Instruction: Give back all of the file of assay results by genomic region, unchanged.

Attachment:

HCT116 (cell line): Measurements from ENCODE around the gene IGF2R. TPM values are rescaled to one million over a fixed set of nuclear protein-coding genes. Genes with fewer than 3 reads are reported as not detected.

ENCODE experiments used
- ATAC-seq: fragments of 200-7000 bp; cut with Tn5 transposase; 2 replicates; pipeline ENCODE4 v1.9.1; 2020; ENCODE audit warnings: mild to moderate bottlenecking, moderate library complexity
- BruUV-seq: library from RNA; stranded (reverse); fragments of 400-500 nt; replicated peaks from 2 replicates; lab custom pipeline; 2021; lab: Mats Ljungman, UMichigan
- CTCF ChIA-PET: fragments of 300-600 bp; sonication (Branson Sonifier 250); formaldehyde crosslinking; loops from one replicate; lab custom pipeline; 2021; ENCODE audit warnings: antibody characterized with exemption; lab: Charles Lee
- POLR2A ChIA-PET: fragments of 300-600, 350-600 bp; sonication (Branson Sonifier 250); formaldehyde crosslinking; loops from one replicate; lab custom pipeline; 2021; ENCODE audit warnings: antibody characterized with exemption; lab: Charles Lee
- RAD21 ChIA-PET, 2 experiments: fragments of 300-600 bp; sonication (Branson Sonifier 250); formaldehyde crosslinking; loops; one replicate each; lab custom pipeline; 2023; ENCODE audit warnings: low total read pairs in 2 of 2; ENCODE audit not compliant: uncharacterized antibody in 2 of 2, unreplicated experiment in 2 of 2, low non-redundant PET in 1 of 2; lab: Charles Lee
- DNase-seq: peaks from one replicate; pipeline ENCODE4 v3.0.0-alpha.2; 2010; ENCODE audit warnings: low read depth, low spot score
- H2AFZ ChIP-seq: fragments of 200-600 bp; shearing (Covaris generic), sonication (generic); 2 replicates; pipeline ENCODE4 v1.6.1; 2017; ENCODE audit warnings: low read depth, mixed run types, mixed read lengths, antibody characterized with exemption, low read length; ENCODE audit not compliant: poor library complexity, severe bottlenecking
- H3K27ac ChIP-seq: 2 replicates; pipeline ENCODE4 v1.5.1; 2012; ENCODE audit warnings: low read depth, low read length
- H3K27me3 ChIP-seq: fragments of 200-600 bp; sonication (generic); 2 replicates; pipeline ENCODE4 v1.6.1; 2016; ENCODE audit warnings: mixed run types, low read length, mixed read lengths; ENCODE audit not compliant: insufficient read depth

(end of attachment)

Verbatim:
HCT116 (cell line): Measurements from ENCODE around the gene IGF2R. TPM values are rescaled to one million over a fixed set of nuclear protein-coding genes. Genes with fewer than 3 reads are reported as not detected.

ENCODE experiments used
- ATAC-seq: fragments of 200-7000 bp; cut with Tn5 transposase; 2 replicates; pipeline ENCODE4 v1.9.1; 2020; ENCODE audit warnings: mild to moderate bottlenecking, moderate library complexity
- BruUV-seq: library from RNA; stranded (reverse); fragments of 400-500 nt; replicated peaks from 2 replicates; lab custom pipeline; 2021; lab: Mats Ljungman, UMichigan
- CTCF ChIA-PET: fragments of 300-600 bp; sonication (Branson Sonifier 250); formaldehyde crosslinking; loops from one replicate; lab custom pipeline; 2021; ENCODE audit warnings: antibody characterized with exemption; lab: Charles Lee
- POLR2A ChIA-PET: fragments of 300-600, 350-600 bp; sonication (Branson Sonifier 250); formaldehyde crosslinking; loops from one replicate; lab custom pipeline; 2021; ENCODE audit warnings: antibody characterized with exemption; lab: Charles Lee
- RAD21 ChIA-PET, 2 experiments: fragments of 300-600 bp; sonication (Branson Sonifier 250); formaldehyde crosslinking; loops; one replicate each; lab custom pipeline; 2023; ENCODE audit warnings: low total read pairs in 2 of 2; ENCODE audit not compliant: uncharacterized antibody in 2 of 2, unreplicated experiment in 2 of 2, low non-redundant PET in 1 of 2; lab: Charles Lee
- DNase-seq: peaks from one replicate; pipeline ENCODE4 v3.0.0-alpha.2; 2010; ENCODE audit warnings: low read depth, low spot score
- H2AFZ ChIP-seq: fragments of 200-600 bp; shearing (Covaris generic), sonication (generic); 2 replicates; pipeline ENCODE4 v1.6.1; 2017; ENCODE audit warnings: low read depth, mixed run types, mixed read lengths, antibody characterized with exemption, low read length; ENCODE audit not compliant: poor library complexity, severe bottlenecking
- H3K27ac ChIP-seq: 2 replicates; pipeline ENCODE4 v1.5.1; 2012; ENCODE audit warnings: low read depth, low read length
- H3K27me3 ChIP-seq: fragments of 200-600 bp; sonication (generic); 2 replicates; pipeline ENCODE4 v1.6.1; 2016; ENCODE audit warnings: mixed run types, low read length, mixed read lengths; ENCODE audit not compliant: insufficient read depth